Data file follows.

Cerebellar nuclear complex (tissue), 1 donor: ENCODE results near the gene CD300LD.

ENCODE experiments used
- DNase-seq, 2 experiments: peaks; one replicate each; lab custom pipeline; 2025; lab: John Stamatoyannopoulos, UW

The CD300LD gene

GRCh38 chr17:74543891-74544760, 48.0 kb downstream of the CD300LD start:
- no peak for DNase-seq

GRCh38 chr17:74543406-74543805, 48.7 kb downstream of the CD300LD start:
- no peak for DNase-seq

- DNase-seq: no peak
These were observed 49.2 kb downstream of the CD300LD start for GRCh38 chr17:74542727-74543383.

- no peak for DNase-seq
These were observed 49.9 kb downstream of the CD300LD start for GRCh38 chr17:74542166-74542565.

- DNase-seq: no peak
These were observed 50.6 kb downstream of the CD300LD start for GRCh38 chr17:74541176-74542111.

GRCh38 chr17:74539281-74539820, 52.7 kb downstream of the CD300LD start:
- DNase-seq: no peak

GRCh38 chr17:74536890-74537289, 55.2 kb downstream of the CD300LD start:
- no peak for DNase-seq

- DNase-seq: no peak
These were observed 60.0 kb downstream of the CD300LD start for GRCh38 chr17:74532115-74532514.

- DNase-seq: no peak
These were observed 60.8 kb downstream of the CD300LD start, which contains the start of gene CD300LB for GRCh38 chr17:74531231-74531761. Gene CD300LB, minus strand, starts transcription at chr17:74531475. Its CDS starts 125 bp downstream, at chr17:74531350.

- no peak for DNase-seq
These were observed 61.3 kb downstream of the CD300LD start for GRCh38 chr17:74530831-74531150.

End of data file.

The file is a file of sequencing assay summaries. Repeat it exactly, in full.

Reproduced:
Cerebellar nuclear complex (tissue), 1 donor: ENCODE results near the gene CD300LD.

ENCODE experiments used
- DNase-seq, 2 experiments: peaks; one replicate each; lab custom pipeline; 2025; lab: John Stamatoyannopoulos, UW

The CD300LD gene

GRCh38 chr17:74543891-74544760, 48.0 kb downstream of the CD300LD start:
- no peak for DNase-seq

GRCh38 chr17:74543406-74543805, 48.7 kb downstream of the CD300LD start:
- no peak for DNase-seq

- DNase-seq: no peak
These were observed 49.2 kb downstream of the CD300LD start for GRCh38 chr17:74542727-74543383.

- no peak for DNase-seq
These were observed 49.9 kb downstream of the CD300LD start for GRCh38 chr17:74542166-74542565.

- DNase-seq: no peak
These were observed 50.6 kb downstream of the CD300LD start for GRCh38 chr17:74541176-74542111.

GRCh38 chr17:74539281-74539820, 52.7 kb downstream of the CD300LD start:
- DNase-seq: no peak

GRCh38 chr17:74536890-74537289, 55.2 kb downstream of the CD300LD start:
- no peak for DNase-seq

- DNase-seq: no peak
These were observed 60.0 kb downstream of the CD300LD start for GRCh38 chr17:74532115-74532514.

- DNase-seq: no peak
These were observed 60.8 kb downstream of the CD300LD start, which contains the start of gene CD300LB for GRCh38 chr17:74531231-74531761. Gene CD300LB, minus strand, starts transcription at chr17:74531475. Its CDS starts 125 bp downstream, at chr17:74531350.

- no peak for DNase-seq
These were observed 61.3 kb downstream of the CD300LD start for GRCh38 chr17:74530831-74531150.